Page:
7. In our determination to undertake all that is necessary to overcome the historical divergences we have inherited, we wish to combine our efforts to give witness to the Gospel of Christ and to the shared heritage of the Church of the first millennium, responding together to the challenges of the contemporary world. Orthodox and Catholics must learn to give unanimously witness in those spheres in which this is possible and necessary. Human civilization has entered into a period of epochal change. Our Christian conscience and our pastoral responsibility compel us not to remain passive in the face of challenges requiring a shared response.
8. Our gaze must firstly turn to those regions of the world where Christians are victims of persecution. In many countries of the Middle East and North Africa whole families, villages and cities of our brothers and sisters in Christ are being completely exterminated. Their churches are being barbarously ravaged and looted, their sacred objects profaned, their monuments destroyed. It is with pain that we call to mind the situation in Syria, Iraq and other countries of the Middle East, and the massive exodus of Christians from the land in which our faith was first disseminated and in which they have lived since the time of the Apostles, together with other religious communities.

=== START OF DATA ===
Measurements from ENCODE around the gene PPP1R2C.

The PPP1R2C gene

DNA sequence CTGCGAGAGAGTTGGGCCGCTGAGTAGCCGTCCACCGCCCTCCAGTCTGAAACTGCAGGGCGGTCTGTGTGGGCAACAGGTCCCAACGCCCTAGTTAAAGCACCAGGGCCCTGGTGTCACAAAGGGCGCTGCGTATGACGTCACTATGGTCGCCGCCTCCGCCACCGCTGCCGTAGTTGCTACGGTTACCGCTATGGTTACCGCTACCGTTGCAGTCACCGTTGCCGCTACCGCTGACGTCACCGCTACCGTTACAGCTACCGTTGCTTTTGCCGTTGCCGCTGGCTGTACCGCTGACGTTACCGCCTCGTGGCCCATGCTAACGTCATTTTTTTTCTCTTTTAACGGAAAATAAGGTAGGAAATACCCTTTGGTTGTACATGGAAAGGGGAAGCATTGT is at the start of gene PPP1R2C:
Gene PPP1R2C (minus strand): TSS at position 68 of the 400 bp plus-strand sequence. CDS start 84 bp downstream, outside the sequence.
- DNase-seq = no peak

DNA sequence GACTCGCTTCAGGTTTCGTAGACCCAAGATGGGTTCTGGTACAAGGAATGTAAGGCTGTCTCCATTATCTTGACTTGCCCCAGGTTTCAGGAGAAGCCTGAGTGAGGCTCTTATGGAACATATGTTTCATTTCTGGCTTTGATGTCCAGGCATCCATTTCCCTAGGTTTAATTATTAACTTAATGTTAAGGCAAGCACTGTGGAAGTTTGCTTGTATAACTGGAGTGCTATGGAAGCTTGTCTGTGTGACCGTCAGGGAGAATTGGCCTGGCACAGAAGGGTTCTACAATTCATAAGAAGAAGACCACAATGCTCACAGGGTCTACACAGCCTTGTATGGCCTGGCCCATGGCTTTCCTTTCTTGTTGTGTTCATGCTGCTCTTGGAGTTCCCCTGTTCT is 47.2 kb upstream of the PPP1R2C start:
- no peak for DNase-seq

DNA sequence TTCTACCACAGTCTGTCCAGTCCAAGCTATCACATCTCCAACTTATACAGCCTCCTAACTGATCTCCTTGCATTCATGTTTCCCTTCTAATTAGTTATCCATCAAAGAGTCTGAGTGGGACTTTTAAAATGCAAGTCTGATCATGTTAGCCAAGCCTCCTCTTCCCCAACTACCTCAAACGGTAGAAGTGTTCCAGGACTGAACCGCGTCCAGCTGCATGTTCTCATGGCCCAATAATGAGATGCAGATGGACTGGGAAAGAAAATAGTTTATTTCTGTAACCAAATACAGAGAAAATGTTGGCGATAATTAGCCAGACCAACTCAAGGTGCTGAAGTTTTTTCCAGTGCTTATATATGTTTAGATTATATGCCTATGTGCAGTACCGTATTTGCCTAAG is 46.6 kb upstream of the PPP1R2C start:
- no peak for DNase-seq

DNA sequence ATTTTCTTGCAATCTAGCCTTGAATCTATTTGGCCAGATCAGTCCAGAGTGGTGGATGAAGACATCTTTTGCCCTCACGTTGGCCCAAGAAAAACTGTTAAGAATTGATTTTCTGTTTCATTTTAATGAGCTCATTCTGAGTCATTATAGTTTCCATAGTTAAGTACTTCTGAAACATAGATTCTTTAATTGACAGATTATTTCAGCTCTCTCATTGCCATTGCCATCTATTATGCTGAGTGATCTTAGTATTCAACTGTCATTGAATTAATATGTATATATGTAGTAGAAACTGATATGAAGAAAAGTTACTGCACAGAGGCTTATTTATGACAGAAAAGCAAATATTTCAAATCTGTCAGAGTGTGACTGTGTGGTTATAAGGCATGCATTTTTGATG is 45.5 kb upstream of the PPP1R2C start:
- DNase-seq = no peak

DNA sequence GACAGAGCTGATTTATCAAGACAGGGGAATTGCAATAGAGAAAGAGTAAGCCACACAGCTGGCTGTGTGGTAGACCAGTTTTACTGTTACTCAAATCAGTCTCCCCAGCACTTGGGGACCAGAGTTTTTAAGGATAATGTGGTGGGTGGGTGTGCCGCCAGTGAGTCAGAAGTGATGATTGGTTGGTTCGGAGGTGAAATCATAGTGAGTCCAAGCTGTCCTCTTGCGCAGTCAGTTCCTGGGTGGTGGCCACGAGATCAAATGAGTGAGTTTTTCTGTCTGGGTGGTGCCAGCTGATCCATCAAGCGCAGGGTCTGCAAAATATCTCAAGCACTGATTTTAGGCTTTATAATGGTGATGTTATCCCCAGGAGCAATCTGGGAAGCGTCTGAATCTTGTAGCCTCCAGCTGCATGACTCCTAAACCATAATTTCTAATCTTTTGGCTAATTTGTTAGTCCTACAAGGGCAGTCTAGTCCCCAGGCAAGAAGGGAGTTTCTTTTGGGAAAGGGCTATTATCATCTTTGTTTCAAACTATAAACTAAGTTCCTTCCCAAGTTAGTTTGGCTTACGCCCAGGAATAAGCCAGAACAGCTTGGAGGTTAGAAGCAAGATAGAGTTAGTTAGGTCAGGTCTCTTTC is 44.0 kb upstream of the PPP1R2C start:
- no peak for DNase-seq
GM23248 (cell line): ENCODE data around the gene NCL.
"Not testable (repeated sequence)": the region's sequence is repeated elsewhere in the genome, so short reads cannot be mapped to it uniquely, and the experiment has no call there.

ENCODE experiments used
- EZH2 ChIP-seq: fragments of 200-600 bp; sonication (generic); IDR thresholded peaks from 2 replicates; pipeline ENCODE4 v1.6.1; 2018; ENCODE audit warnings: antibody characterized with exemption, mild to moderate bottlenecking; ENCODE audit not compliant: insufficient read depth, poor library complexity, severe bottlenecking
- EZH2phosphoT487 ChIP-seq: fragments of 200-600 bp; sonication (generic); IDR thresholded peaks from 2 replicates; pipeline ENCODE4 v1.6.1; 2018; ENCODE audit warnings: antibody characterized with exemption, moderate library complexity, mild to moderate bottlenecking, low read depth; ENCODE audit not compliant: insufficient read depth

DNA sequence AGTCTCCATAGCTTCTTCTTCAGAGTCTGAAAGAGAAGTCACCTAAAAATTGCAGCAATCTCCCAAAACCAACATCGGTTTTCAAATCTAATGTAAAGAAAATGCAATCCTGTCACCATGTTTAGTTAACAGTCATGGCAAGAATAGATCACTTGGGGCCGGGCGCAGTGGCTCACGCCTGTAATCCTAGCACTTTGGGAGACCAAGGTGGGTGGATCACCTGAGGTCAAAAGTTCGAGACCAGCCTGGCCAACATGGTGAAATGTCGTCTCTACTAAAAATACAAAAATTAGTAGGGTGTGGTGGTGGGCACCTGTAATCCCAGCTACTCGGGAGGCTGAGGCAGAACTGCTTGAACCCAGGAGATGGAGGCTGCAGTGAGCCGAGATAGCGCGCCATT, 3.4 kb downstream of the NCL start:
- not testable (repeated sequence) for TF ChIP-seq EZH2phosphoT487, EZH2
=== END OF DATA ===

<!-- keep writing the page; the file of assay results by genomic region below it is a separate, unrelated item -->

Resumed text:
9. We call upon the international community to act urgently in order to prevent the further expulsion of Christians from the Middle East. In raising our voice in defence of persecuted Christians, we wish to express our compassion for the suffering experienced by the faithful of other religious traditions who have also become victims of civil war, chaos and terrorist violence.
10. Thousands of victims have already been claimed in the violence in Syria and Iraq, which has left many other millions without a home or means of sustenance. We urge the international community to seek an end to the violence and terrorism and, at the same time, to contribute through dialogue to a swift return to civil peace. Large–scale humanitarian aid must be assured to the afflicted populations and to the many refugees seeking safety in neighbouring lands.